Is there a Filipino martial art similar to Ninjutsu?

Discussion in 'Filipino Martial Arts' started by Obake, Nov 13, 2015.

  1. Botta Dritta

    Botta Dritta Valued Member

  2. 47MartialMan

    47MartialMan Valued Member

    Its amusing that the OP is on a "Ninja Kick" looking for anything out there having a association with it

    Ninja were assassins with a job to do. There were assassins in every organized culture. Assassination is not limited to martial art skill
  3. ap Oweyn

    ap Oweyn Ret. Supporter

    I did read the article that Botta posted. And, while it's a good article, I don't think it's enough to completely discount the idea of influence on Filipino eskrima. Their rejection of the idea seems to be based mostly on the dissimilarities between one and the other. As though there's no difference between "influence" and "duplication." Because one doesn't look fairly precisely like the other, people are trying to make connections that aren't there. I don't think I buy that.

    The Spanish occupied the Philippines from about 1521 to about 1898. That's a huge period of time marked by a fair amount of armed conflict. We would have to accept that, in all that time and through all that combative interaction, there was no influence. No observation and adoption, despite the fundamental fact that both were using bladed weapons. Yes, those weapons were markedly different. But that accounts for the observable differences in technique. It doesn't nullify the possibility of influence. Technical performance is going to be influenced by lots of things. The tools available, the terrain, previous training, AND experiences with opponents. But with those other influences in the mix, it's hardly surprising that Filipino eskrima doesn't precisely recreate Spanish fencing.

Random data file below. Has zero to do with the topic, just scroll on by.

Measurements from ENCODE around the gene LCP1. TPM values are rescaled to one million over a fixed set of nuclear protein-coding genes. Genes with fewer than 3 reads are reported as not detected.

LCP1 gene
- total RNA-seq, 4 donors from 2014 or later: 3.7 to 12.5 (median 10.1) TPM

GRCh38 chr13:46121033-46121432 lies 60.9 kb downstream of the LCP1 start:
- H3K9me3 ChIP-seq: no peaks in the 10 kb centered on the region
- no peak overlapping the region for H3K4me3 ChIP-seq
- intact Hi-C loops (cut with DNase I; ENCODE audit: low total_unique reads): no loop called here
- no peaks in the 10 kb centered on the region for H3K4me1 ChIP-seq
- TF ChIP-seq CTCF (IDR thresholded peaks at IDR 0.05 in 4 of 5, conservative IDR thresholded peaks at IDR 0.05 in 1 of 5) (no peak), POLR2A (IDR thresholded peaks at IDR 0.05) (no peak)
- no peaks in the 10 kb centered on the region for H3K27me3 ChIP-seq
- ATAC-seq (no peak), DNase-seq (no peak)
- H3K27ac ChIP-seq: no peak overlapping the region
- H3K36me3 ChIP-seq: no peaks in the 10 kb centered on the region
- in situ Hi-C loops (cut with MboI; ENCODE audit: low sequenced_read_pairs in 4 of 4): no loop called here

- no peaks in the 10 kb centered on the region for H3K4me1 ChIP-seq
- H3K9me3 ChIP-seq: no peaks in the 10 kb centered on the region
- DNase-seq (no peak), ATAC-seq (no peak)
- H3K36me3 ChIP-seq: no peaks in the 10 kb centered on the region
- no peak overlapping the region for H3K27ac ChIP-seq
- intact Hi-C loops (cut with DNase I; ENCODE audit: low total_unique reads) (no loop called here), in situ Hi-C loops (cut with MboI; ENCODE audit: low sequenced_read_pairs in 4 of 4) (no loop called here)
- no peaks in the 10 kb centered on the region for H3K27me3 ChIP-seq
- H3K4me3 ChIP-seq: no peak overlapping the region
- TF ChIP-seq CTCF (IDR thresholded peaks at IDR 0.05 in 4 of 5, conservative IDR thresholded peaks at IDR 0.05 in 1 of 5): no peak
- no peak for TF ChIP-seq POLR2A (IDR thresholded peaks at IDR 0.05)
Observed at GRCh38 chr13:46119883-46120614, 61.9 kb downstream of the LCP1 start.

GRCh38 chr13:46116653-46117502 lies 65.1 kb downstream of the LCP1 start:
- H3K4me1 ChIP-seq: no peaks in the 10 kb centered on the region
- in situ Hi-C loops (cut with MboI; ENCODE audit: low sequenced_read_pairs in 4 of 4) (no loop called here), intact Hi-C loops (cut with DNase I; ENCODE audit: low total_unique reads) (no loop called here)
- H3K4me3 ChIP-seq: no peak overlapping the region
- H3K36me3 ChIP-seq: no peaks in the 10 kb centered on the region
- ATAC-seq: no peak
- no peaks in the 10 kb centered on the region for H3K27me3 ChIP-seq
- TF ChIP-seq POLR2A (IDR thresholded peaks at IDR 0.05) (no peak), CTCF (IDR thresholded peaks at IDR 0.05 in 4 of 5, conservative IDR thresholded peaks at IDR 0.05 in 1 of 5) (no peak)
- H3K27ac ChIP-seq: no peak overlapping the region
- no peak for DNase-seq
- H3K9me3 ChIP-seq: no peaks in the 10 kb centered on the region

I'm no history expert, but common sense dictates that, to faithfully recreate the physical technique, you'd need the same tools. Rapiers, for instance. But weren't the Filipinos involved in a resistance effort? Carrying around rapiers would be like wearing a sticker that read "I just bumped off a few of your lads and then took their stuff." Instead, the Filipinos used implements that, as is so often the case with a resistance, looked innocent enough. Knives and axes that could pass for working tools rather than weapons.

    To my mind, the same logic holds for the author's point that the Filipinos would likely have coveted steel armour or a cannon much more. Sure, a cannon would have come in handy. Along with a bunch more cannons, the means by which to move them, and a place to hide them. "Do us a favour and don't look into that tree line. We certainly haven't got the two cannons we've managed to secure hidden there or anything. No sir."

    The author talked about something called "diffusionism." I think he was referring to a tendency to see similarities in language and then lend (too much) meaning to them. But come off it. The Spanish word is "esgrima." It's used to describe sword fighting. The Filipino word is "eskrima." It's used to describe sword and stick (as a stand in for a sword) fighting. That's not "lending meaning to a similarity." That's the same word filtered through two different alphabets. Same with "arnis de mano." That's straight Spanish. And the way that a people decide to describe a thing does carry meaning. People don't simply adopt a term at random. They adopt it because they believe the term has bearing on a thing they're attempting to describe. Yes, it's an approximation, but again "influence" isn't the same as "duplication."